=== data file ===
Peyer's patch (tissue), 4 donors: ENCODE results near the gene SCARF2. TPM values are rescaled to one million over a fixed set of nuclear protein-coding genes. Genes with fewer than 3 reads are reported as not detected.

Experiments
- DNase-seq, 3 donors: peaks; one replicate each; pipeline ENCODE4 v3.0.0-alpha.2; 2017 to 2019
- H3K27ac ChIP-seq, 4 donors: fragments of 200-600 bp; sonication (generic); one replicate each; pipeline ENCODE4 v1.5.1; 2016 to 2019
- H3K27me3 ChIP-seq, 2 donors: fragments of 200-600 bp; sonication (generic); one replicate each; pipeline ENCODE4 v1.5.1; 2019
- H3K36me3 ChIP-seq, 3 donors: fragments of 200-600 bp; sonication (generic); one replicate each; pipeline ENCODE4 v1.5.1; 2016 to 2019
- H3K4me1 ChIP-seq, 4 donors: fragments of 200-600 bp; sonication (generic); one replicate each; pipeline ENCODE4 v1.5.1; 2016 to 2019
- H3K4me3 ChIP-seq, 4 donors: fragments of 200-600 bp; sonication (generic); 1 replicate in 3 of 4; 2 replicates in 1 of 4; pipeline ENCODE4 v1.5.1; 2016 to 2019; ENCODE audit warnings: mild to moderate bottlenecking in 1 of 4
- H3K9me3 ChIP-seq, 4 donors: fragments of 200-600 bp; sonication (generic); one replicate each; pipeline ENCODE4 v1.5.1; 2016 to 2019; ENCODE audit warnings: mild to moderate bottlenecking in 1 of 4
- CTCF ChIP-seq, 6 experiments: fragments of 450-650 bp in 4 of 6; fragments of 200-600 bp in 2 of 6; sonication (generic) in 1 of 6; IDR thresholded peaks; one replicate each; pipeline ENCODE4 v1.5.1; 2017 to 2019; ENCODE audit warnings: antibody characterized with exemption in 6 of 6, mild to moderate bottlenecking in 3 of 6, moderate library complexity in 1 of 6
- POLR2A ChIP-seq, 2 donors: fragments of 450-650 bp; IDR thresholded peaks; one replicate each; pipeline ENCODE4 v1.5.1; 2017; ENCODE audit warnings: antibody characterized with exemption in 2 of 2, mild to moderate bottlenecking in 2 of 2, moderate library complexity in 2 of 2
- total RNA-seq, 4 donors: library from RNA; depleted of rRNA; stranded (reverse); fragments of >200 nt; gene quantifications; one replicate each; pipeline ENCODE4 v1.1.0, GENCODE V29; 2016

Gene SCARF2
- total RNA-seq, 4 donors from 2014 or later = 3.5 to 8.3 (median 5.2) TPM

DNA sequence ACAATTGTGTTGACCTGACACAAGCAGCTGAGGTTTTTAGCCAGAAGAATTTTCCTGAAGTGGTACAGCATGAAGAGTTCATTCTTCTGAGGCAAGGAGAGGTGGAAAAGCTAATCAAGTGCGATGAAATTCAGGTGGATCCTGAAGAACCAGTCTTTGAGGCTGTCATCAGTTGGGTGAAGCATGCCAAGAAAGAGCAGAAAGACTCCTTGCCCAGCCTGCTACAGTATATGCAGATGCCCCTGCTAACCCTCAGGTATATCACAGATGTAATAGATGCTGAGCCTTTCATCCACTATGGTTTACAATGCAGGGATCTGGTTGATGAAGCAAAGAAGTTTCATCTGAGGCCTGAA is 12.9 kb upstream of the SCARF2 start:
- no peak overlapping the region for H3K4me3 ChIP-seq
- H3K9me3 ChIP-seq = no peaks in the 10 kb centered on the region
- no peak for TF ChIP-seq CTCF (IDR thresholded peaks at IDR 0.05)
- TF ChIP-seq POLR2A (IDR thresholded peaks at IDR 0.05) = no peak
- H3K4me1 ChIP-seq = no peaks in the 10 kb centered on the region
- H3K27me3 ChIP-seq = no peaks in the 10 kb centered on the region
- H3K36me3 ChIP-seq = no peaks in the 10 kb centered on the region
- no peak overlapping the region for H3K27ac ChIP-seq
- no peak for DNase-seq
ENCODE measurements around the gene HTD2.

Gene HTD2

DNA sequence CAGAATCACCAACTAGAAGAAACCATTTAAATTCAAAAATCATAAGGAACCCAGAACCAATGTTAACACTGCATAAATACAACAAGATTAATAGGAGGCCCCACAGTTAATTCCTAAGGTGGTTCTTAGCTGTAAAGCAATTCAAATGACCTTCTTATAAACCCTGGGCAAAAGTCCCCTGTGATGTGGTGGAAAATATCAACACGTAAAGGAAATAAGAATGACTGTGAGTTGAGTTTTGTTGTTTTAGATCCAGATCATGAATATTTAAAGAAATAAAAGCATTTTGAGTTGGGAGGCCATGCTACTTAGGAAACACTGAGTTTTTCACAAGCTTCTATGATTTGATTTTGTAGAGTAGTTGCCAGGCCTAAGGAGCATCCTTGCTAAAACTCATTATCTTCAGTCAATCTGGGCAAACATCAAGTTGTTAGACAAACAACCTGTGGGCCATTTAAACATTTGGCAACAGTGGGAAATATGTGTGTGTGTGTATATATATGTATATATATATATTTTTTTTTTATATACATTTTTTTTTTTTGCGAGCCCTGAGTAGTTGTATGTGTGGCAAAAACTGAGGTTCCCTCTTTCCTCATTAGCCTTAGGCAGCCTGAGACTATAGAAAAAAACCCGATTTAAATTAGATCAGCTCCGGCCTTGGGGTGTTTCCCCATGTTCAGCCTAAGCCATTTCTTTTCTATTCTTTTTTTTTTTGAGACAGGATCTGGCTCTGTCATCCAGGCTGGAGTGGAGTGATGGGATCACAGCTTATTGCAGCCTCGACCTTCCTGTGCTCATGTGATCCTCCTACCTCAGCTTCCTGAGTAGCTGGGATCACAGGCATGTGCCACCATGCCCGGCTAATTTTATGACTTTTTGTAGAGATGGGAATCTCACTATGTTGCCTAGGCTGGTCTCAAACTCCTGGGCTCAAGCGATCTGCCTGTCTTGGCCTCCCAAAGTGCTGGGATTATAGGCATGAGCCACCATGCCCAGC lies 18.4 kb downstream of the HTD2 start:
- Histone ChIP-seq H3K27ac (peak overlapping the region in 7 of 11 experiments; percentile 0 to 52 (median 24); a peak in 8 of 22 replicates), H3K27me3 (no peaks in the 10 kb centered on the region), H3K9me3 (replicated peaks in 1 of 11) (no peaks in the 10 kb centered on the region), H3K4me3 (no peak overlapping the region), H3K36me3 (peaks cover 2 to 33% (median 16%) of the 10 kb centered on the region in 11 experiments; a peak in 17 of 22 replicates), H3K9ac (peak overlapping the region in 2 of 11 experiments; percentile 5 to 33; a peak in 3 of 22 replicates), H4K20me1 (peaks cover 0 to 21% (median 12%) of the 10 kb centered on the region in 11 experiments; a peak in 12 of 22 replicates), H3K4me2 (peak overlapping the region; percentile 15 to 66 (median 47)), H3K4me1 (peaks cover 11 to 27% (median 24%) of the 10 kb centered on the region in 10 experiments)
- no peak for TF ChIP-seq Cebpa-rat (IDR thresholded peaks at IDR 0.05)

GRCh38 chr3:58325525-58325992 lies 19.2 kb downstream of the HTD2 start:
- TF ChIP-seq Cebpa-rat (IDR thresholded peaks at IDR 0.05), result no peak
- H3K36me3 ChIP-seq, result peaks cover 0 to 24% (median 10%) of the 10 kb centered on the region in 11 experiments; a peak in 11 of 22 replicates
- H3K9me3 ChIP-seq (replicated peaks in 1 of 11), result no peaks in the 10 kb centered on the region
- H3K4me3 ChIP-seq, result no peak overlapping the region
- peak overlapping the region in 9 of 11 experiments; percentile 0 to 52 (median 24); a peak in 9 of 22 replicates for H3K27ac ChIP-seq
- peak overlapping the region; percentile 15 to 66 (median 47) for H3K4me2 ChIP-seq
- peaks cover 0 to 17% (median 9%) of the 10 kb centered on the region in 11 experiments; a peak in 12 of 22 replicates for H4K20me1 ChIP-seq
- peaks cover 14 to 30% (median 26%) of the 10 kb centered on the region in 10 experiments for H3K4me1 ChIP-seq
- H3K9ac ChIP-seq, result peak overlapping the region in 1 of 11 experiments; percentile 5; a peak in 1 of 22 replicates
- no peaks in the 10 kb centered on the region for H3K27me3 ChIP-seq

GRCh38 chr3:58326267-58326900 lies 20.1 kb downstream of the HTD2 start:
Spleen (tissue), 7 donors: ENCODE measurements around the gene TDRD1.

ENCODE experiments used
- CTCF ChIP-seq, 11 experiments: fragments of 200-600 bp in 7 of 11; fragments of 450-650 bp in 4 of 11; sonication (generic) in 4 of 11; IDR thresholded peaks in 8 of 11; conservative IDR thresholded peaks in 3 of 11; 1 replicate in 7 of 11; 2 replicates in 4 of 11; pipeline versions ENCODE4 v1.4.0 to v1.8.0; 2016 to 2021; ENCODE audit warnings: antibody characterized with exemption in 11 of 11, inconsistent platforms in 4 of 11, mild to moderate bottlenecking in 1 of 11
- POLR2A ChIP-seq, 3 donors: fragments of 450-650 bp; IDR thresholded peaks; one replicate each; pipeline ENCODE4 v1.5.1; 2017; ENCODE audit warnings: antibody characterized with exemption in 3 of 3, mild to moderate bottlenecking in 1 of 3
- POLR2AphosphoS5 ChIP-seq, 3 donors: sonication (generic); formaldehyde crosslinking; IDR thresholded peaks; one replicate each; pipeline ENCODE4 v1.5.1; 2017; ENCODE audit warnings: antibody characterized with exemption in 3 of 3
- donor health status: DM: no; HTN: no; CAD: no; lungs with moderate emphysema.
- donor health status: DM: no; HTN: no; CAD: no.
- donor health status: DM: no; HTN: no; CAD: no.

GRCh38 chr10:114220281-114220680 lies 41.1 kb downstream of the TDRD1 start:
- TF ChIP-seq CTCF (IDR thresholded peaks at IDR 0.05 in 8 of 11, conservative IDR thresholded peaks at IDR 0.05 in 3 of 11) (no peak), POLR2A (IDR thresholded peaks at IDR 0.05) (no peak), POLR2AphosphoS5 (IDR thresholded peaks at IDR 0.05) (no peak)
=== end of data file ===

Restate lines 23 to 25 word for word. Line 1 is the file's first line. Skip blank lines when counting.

- no peak overlapping the region for H3K27ac ChIP-seq
- no peak for DNase-seq
ENCODE measurements around the gene HTD2.